Comparative study of heavy metals in "soil-wheat" systems between sewage-irrigated areas and clean-water-irrigated areas in suburban Beijing.

Author:Zhao, Ye
Position:INTERNATIONAL PERSPECTIVES - Report
 
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Introduction

Using urban sewage that has been primarily treated to irrigate farmland is an effective method to address the water shortage problem in agriculture, improve soil fertility, and dispose of municipal wastewater (Wang & Zhou, 2004; Zhu, 2001). Experimental research on sewage irrigation has been performed in China since 1957, and the research has shown that people who consume crops irrigated with sew age effluent have a greater potential for contracting infectious diseases (Bouwer, 2000; O'Hara & Rubin, 2005). Research has also shown that if untreated sewage were regularly used for irrigation, heavy metal elements in the wastewater would accumulate in the soil and lead to heavy metal pollution (Ahmad, Hayat, & Pichtel, 2005; Solis et al., 2005; van der Perk, 2006). Once the heavy metal content exceeds a certain threshold, these metals enter into the crops through a process known as enrichment; this process subsequently reduces the crop yield and quality and harms human health (Li et al., 2010).

Heavy metals can enter the human body in three main ways: respiration, dermal exposure, and dietary intake. Compared with respiration and dermal exposure, dietary intake is the most common method because diets are often large and complex and because of the varying heavy metal content in food (Grasmuck & Scholz, 2005; Jarup, 2003). Of those food items containing heavy metals, cereals have been paid little attention even though cereals are consumed almost daily around the world (Chary, Kamala, & Raj, 2008; Nadal, Schuhmacher, & Domingo, 2004). Thus, performing risk assessments of grain crops has a practical significance.

The farmland near the river in Beijing's eastern suburbs has been irrigated by wastewater for more than 50 years. The accumulation and distribution of heavy metals in the soil have become controversial social issues (Yang, Chen, et al., 2005). Based on earlier studies from scholars abroad and at home, our study focused on determining and analyzing concentrations of copper, chromium, lead, and zinc in soil and wheat seeds through field investigations and sample analysis in a sewage-irrigated area and a clean-water-irrigated area located in a suburb of Beijing. Twenty-four regions with wheat production in sewage-irrigated areas and 24 regions in clean-water-irrigated areas were selected, and soil and wheat samples were collected. Inductively coupled plasma-atomic emission spectroscopy (ICP-AES), which is a rapid, convenient, and precise technique (Wang, Ma, & Itoh, 2005), was used to determine the concentration of heavy metals (copper, chromium, lead, and zinc) in the soil and wheat samples. Our goal was to provide information about soil pollution control and recovery as well as food health risk analysis.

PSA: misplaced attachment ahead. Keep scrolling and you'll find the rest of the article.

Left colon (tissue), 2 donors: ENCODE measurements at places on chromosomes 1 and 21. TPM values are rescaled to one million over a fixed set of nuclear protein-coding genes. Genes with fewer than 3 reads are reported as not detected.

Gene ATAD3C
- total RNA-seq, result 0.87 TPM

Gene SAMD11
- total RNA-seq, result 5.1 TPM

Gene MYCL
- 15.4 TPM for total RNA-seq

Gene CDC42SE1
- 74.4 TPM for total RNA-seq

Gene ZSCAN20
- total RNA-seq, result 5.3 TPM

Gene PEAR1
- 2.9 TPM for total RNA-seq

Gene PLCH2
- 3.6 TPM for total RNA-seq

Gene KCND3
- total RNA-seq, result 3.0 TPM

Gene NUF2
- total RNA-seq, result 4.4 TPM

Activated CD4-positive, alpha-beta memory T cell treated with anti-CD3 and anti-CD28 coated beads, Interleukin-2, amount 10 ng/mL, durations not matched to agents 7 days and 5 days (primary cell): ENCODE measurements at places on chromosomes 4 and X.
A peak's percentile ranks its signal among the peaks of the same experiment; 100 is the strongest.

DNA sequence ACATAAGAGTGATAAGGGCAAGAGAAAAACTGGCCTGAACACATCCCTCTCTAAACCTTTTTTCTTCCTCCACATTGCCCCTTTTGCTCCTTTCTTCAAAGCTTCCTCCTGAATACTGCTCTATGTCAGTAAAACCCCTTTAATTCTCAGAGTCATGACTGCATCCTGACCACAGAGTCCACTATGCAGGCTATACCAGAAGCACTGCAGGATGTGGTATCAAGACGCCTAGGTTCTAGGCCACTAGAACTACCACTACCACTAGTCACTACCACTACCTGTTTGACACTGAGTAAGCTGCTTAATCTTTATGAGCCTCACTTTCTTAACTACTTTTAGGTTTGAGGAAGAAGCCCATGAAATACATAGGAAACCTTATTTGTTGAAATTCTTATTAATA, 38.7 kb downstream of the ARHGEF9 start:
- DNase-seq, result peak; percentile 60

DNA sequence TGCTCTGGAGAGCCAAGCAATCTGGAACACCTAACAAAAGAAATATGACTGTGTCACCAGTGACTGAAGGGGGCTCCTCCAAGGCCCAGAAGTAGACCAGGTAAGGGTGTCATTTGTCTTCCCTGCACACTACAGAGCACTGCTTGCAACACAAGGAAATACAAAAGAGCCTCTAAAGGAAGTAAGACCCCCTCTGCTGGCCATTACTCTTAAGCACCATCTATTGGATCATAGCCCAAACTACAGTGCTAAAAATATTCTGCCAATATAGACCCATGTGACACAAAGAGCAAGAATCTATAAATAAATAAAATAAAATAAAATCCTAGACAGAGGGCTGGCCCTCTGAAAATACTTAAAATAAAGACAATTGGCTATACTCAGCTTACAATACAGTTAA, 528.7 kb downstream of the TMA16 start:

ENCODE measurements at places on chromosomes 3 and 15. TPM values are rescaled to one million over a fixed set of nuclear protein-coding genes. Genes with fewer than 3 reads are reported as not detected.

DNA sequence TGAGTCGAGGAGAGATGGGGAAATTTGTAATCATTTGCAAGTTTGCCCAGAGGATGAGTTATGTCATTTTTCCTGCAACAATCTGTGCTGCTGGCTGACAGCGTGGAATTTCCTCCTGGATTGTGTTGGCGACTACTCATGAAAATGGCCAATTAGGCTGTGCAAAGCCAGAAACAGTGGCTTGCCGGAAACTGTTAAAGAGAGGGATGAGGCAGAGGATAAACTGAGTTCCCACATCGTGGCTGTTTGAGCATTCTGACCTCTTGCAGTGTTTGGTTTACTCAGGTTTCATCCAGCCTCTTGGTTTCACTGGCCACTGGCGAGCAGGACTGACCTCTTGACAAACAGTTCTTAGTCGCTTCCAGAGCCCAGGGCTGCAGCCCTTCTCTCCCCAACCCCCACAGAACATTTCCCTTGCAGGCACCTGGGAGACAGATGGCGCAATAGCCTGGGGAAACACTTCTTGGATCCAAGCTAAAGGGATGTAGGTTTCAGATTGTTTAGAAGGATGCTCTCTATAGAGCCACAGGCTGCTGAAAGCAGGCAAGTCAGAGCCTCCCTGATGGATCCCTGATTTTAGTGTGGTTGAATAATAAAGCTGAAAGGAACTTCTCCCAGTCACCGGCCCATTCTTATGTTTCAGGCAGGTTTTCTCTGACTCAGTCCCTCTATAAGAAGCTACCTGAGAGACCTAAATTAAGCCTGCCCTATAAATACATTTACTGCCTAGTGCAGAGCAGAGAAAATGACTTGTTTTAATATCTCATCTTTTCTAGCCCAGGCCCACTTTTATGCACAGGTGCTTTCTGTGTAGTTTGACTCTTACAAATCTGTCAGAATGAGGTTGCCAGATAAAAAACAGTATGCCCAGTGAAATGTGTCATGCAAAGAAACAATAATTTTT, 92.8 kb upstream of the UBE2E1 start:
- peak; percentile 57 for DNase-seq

Materials and Methods

Study Sites

The study area is located at the junction of the Tongzhou District in Beijing and Xianghe County in Hebei Province. The site is in a warm, temperate continental climate zone with an average annual temperature of 10.5[degrees]C. The annual precipitation, which is concentrated in summer and fall, is approximately 620 mm.

On the surface of the field, one can find tawny or yellowish-brown sandy loam and silty clay loam carried by the Chaobai River and developing loamy aquatic soil, sandy aquatic soil, and sticky aquatic soil. The background values for all of those soils are relatively uniform (Environmental Monitoring Station, 1990; State Environmental Protection Administration of China, 1994).

In terms of water sources, our research area included parallel regions of the Lianghui River, the Fenggangjian River, and the Beiyun River. The quality of the surface water is significantly different in the regions corresponding to each of these rivers. Areas along the Chaobai River, together with the north plain, have good water quality, while the Beiyun River has poor water quality due to large deposits of sewage from downtown Beijing. The Fenggangjian River's water quality is the worst of the three rivers, primarily because it was originally an artificial river built to receive waste.

As shown in Figure 1, the Fenggangjian River and the western side of the Beiyun River are sewage-irrigated areas; mixed-irrigated areas fall between the Beiyun River and the Chaobai River; and the northeastern coast of the Chaobai River is a clean-water-irrigated area. The study area is dominated by irriga tion agriculture, with crops of winter wheat, summer maize, cotton, and vegetables. In our study, "soil-wheat" systems in sewage-irrigated areas and clean-water-irrigated areas were the main focus.

Sample Collection and Handling

A field investigation of the study area was conducted using remote sensing images and topographic maps (Rejith, Jeeva, Vijith, Sowmya, & Hatha, 2009). Soil samples were collected in 2010 from a concentrated farming region away from the highway. Twenty-four of the selected sample regions were located in sewage-irrigated areas along the Fenggangjian River and the Beiyun River, and 24 of the sample regions were located in clean-water-irrigated areas northeast of the Chaobai River. In each sample region, topsoil (0-20 cm) was collected using the plumb point method. Each sample...

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